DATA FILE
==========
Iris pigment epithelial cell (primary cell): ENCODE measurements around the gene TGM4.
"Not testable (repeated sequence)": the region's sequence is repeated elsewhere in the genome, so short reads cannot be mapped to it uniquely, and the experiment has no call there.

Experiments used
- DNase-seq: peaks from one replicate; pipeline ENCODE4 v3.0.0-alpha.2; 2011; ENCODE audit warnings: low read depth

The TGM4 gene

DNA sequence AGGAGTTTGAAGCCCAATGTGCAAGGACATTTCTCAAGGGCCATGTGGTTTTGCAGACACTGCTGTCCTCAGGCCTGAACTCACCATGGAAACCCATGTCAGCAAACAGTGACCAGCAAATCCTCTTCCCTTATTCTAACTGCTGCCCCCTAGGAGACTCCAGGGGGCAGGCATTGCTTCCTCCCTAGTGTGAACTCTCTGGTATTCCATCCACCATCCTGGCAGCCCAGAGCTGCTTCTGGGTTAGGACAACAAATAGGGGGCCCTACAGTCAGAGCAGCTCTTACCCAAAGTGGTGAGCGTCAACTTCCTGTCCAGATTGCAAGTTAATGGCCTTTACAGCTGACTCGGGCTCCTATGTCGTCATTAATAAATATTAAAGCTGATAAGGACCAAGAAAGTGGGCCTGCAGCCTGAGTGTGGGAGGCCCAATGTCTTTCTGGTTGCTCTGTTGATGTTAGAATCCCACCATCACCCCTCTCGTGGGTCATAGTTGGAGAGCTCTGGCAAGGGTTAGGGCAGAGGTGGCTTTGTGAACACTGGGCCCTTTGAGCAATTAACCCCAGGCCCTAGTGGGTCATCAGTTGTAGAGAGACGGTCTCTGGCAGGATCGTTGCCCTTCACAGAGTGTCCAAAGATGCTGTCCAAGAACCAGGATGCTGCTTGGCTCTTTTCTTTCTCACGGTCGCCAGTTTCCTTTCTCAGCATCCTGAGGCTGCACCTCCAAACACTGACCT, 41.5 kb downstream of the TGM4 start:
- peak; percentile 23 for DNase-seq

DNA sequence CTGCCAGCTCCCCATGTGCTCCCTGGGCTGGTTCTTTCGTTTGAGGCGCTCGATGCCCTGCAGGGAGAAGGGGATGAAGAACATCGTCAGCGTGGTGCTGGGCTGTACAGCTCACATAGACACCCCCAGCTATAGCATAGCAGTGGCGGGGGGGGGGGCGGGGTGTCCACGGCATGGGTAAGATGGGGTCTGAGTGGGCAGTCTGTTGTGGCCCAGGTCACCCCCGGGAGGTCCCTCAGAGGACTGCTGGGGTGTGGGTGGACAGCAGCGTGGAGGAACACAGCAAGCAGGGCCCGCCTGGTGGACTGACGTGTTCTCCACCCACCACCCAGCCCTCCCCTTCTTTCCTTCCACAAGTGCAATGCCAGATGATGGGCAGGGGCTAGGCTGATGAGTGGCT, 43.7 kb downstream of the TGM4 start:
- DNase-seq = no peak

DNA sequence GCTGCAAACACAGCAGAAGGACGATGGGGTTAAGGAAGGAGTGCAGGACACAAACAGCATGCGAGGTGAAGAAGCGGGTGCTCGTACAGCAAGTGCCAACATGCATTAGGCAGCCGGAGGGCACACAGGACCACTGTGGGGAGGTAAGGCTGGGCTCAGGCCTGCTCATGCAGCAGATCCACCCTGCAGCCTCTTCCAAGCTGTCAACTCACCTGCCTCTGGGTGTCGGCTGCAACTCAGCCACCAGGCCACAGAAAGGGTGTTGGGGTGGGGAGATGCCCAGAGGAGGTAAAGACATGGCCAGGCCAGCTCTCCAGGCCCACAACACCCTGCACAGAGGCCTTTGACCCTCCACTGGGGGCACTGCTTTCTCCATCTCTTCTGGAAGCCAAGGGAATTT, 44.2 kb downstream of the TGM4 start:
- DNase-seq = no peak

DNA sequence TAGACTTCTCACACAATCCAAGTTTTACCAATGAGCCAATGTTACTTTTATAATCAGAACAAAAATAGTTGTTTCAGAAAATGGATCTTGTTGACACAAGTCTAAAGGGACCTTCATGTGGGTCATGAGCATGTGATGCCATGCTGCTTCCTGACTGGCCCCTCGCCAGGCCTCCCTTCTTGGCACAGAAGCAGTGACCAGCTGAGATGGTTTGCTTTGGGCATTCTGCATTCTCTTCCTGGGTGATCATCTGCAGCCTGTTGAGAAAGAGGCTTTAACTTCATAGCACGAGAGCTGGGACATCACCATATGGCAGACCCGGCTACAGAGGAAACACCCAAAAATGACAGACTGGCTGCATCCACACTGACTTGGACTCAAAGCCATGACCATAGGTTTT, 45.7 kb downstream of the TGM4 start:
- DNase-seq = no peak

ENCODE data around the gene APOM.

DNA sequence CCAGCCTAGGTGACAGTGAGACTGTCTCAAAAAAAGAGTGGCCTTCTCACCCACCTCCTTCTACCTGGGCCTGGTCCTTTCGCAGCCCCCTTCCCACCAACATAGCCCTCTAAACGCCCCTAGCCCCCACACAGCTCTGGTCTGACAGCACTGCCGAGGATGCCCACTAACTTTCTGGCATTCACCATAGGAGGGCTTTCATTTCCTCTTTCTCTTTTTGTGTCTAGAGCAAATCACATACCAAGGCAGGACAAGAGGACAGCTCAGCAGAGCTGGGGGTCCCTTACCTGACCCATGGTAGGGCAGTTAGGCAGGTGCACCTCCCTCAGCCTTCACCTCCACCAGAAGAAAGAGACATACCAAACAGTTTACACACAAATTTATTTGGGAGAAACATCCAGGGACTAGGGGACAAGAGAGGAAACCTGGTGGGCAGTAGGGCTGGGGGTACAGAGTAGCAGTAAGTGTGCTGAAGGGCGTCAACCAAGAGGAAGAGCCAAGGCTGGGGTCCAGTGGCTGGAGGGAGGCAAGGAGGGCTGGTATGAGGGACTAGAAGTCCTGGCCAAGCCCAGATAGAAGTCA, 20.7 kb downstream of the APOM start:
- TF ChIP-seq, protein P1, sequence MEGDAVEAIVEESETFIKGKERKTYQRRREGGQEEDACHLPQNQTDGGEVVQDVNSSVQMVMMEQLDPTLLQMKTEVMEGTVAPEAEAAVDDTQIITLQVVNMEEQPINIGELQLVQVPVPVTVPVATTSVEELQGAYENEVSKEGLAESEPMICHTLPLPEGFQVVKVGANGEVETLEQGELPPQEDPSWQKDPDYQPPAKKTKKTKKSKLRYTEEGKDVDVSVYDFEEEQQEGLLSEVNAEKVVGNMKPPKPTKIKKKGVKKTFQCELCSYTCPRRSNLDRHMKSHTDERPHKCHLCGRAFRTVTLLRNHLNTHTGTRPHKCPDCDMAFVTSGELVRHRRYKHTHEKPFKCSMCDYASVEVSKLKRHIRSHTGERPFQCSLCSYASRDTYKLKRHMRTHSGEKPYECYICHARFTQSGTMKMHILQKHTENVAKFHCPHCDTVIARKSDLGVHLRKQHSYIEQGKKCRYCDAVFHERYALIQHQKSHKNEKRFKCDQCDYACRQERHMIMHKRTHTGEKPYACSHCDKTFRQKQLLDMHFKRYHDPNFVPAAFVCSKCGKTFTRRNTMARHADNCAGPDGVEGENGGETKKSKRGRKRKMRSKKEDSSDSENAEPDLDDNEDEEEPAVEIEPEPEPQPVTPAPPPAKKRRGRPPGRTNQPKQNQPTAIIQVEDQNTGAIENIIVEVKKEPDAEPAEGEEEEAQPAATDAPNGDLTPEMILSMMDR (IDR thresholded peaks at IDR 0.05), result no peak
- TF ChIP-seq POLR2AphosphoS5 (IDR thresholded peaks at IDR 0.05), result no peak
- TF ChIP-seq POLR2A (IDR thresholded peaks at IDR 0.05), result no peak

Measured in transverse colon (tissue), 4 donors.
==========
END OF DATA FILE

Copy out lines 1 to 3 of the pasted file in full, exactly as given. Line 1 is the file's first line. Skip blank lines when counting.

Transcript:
Iris pigment epithelial cell (primary cell): ENCODE measurements around the gene TGM4.
"Not testable (repeated sequence)": the region's sequence is repeated elsewhere in the genome, so short reads cannot be mapped to it uniquely, and the experiment has no call there.

Experiments used